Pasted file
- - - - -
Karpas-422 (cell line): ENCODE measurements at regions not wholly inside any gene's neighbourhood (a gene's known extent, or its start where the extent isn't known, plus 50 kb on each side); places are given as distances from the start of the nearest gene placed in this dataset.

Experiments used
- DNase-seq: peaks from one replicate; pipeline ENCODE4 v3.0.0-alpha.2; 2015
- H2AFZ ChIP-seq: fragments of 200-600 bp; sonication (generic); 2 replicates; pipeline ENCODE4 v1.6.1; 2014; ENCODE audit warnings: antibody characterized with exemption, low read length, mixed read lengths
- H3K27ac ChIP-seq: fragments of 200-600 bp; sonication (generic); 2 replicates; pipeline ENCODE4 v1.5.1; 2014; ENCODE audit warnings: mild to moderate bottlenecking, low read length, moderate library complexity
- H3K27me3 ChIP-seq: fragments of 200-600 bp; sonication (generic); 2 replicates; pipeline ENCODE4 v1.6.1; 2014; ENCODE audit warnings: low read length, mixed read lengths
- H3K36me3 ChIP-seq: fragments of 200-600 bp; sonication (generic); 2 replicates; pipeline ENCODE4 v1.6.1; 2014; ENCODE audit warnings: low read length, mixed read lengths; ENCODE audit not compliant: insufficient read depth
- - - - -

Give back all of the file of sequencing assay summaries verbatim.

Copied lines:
Karpas-422 (cell line): ENCODE measurements at regions not wholly inside any gene's neighbourhood (a gene's known extent, or its start where the extent isn't known, plus 50 kb on each side); places are given as distances from the start of the nearest gene placed in this dataset.

Experiments used
- DNase-seq: peaks from one replicate; pipeline ENCODE4 v3.0.0-alpha.2; 2015
- H2AFZ ChIP-seq: fragments of 200-600 bp; sonication (generic); 2 replicates; pipeline ENCODE4 v1.6.1; 2014; ENCODE audit warnings: antibody characterized with exemption, low read length, mixed read lengths
- H3K27ac ChIP-seq: fragments of 200-600 bp; sonication (generic); 2 replicates; pipeline ENCODE4 v1.5.1; 2014; ENCODE audit warnings: mild to moderate bottlenecking, low read length, moderate library complexity
- H3K27me3 ChIP-seq: fragments of 200-600 bp; sonication (generic); 2 replicates; pipeline ENCODE4 v1.6.1; 2014; ENCODE audit warnings: low read length, mixed read lengths
- H3K36me3 ChIP-seq: fragments of 200-600 bp; sonication (generic); 2 replicates; pipeline ENCODE4 v1.6.1; 2014; ENCODE audit warnings: low read length, mixed read lengths; ENCODE audit not compliant: insufficient read depth